Your article re: the possible lung damage to the children who'll live in the proposed affordable housing I think misses a far greater concern: the children of Claremont already living within 500 yards of the 210 and 10 freeways. If there is indeed lung damage from long-term exposure to the traffic fumes, I worry more about the families living within that corridor who are in long-term residence in homes, many bought long before the 210 freeway was built. Granted, it will not be beneficial for the children living in the affordable housing units, but the majority of these families will be (relatively) short-term renters and residents compared to the families who own homes worth several hundred thousand dollars, yet are subject to the same foul air you decry for the affordable housing residents...only their children may well live in this unhealthy environment for five, ten, 15 or 20 years. And if the air is unhealthy for children, I am sure it is also unhealthy for the elderly, some of whom bought homes 30 or 40 years ago that are now within 500 yards of the 210. As for suggestions, I don't have any.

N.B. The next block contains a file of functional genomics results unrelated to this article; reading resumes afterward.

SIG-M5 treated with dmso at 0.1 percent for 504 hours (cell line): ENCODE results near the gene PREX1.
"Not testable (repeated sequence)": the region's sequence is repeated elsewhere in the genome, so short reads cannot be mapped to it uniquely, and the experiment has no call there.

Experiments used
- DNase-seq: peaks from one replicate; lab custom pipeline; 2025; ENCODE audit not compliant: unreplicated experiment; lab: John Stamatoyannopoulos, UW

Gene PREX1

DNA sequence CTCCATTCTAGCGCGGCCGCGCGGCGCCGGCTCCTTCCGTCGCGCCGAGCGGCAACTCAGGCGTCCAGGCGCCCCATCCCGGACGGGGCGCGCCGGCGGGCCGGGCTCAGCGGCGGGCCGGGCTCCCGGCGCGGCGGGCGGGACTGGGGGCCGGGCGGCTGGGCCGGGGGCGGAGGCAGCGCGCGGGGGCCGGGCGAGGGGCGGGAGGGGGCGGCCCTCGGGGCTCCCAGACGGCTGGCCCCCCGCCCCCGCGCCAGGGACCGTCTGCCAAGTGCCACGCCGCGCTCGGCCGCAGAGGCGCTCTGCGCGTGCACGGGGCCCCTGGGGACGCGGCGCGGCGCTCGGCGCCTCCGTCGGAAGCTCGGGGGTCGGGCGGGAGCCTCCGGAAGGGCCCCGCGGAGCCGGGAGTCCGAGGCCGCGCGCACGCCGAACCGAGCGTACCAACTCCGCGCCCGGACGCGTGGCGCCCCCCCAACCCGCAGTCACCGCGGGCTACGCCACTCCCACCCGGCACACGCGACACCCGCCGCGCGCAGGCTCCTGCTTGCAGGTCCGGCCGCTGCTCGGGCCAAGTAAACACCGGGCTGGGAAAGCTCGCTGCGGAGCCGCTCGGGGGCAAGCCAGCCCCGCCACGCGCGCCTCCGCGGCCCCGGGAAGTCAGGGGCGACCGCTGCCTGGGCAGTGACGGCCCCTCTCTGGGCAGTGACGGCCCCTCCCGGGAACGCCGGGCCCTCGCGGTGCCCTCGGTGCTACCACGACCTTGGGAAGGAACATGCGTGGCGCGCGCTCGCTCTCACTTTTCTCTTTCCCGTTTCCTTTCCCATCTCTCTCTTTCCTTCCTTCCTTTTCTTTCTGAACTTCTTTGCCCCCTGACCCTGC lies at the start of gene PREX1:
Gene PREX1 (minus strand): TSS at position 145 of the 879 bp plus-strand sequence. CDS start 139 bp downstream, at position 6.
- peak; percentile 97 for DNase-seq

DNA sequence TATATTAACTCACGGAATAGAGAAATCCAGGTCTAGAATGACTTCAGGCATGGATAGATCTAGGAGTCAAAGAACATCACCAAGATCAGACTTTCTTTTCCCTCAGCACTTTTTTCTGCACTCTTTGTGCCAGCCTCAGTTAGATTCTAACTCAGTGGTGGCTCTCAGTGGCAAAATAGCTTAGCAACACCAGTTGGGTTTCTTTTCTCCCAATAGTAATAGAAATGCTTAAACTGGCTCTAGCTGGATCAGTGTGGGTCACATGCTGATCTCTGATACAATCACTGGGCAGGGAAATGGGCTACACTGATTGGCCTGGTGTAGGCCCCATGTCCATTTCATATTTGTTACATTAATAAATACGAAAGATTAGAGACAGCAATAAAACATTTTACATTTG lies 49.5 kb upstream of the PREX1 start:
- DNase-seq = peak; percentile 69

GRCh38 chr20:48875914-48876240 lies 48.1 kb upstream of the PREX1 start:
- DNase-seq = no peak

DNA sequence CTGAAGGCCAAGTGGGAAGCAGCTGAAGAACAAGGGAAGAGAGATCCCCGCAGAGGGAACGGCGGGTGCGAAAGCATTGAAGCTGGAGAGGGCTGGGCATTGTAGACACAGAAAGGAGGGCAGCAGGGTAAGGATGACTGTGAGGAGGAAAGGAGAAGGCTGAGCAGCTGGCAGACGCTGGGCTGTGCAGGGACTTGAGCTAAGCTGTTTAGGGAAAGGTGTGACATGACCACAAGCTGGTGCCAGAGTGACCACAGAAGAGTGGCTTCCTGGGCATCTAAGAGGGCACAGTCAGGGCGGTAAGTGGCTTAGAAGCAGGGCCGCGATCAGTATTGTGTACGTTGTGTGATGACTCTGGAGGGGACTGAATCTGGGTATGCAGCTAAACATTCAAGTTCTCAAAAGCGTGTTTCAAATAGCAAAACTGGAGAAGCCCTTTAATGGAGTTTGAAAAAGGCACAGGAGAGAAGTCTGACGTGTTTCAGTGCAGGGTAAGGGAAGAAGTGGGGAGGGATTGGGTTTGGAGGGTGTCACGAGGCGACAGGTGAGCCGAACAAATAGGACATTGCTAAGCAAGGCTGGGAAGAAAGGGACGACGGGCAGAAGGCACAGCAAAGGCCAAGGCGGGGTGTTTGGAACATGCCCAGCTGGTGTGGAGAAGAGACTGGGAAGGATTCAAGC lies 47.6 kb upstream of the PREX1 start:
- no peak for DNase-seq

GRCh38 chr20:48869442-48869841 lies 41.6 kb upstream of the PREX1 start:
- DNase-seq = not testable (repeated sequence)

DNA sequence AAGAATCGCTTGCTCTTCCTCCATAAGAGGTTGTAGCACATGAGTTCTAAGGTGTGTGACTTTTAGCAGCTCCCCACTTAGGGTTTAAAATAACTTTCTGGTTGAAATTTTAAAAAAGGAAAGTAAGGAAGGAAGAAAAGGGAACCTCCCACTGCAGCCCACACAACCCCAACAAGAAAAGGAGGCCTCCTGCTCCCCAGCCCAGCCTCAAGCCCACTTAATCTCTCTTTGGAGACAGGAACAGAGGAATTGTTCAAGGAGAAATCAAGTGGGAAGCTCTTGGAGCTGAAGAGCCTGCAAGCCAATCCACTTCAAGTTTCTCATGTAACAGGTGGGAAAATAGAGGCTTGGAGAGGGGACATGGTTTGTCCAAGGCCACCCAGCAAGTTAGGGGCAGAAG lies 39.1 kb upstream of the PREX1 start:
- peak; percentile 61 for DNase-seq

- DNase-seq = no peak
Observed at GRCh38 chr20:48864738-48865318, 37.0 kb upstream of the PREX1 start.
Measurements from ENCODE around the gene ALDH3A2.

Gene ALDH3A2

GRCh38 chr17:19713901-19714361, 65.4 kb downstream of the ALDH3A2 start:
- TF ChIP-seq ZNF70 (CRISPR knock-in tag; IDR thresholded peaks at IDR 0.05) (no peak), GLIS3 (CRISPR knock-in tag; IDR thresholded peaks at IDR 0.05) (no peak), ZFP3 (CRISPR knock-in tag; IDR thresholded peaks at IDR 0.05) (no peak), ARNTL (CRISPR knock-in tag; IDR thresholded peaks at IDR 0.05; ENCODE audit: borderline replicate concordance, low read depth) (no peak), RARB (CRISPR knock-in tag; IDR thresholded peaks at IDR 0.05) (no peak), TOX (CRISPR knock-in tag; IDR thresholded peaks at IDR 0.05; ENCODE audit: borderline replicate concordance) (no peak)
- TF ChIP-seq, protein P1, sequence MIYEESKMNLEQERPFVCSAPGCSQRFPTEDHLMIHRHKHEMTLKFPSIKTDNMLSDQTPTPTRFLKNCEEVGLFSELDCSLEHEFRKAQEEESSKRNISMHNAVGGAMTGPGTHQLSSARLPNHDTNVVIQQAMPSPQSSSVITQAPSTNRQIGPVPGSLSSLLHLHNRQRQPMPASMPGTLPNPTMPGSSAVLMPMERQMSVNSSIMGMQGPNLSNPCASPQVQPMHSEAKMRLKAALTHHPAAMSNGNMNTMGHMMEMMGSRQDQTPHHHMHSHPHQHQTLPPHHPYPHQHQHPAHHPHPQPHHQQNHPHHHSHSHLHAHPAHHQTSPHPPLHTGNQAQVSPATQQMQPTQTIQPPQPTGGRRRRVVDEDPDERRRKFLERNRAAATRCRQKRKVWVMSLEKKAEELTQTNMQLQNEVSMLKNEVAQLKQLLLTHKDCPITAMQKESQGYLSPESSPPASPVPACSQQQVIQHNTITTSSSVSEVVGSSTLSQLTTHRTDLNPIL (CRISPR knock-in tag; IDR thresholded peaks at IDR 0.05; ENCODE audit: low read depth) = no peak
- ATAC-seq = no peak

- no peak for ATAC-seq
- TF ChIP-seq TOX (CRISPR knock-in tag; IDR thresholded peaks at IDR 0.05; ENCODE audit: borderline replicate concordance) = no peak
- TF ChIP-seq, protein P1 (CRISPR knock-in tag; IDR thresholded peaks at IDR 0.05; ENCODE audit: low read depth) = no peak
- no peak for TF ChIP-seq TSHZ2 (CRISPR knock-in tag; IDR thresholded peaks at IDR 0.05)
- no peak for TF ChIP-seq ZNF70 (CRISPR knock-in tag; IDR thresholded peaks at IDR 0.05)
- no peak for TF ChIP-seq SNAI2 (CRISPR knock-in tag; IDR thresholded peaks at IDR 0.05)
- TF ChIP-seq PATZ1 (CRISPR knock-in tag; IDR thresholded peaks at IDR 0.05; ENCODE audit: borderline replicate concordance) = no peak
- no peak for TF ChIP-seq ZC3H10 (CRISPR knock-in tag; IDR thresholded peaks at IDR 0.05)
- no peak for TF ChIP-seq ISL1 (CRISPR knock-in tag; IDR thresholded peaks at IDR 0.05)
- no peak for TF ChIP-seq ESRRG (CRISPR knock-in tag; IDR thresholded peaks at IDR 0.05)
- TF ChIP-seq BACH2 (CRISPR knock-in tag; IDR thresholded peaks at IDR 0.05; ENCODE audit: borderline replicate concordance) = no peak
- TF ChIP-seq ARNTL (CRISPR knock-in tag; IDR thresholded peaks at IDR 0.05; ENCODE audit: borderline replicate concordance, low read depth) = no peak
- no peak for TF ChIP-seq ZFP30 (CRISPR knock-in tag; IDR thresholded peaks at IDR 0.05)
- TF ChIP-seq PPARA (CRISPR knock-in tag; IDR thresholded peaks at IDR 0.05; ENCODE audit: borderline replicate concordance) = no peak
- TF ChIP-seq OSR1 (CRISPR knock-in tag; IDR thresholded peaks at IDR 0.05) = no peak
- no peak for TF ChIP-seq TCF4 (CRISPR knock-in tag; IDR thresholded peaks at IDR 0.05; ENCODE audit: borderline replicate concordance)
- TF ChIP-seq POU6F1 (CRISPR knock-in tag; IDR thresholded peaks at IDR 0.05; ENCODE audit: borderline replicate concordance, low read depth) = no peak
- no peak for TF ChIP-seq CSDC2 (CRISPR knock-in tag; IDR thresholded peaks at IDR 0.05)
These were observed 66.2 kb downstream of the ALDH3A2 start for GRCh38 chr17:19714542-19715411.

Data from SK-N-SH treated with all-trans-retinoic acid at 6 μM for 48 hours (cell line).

People all over LA live with smog. Is it good? No. But is it reason to stop this development? There is housing (both apartments and single family homes) within 500 yards of every freeway in LA. I'm neither a supporter nor an attacker of the affordable housing units (I live well away from the area) but it seems to me that raising the spectre of air quality and lung damage to the children of residents as a main reason against the building is slightly disingenuous.

That aside, I do appreciate the various issues that the Insider covers which the Courier doesn't seem to anymore.

EDITOR'S NOTE: The 500 yards was a typo. The USC Medical School report cited a 500-foot distance. When we realized our error, we corrected this. The reader is correct that some (certainly not all or even most) children Claremont live within 500 feet of the 10 and 210 Freeways.

A couple points. The study, which took 10-years and hasn't really been disputed, noted that kids within that 500-ft area have a much higher risk of impaired lung development than kids in a wider, general area outside that margin. So we can't really say that all kids in Claremont face the same level of health risk as kids in the wider area.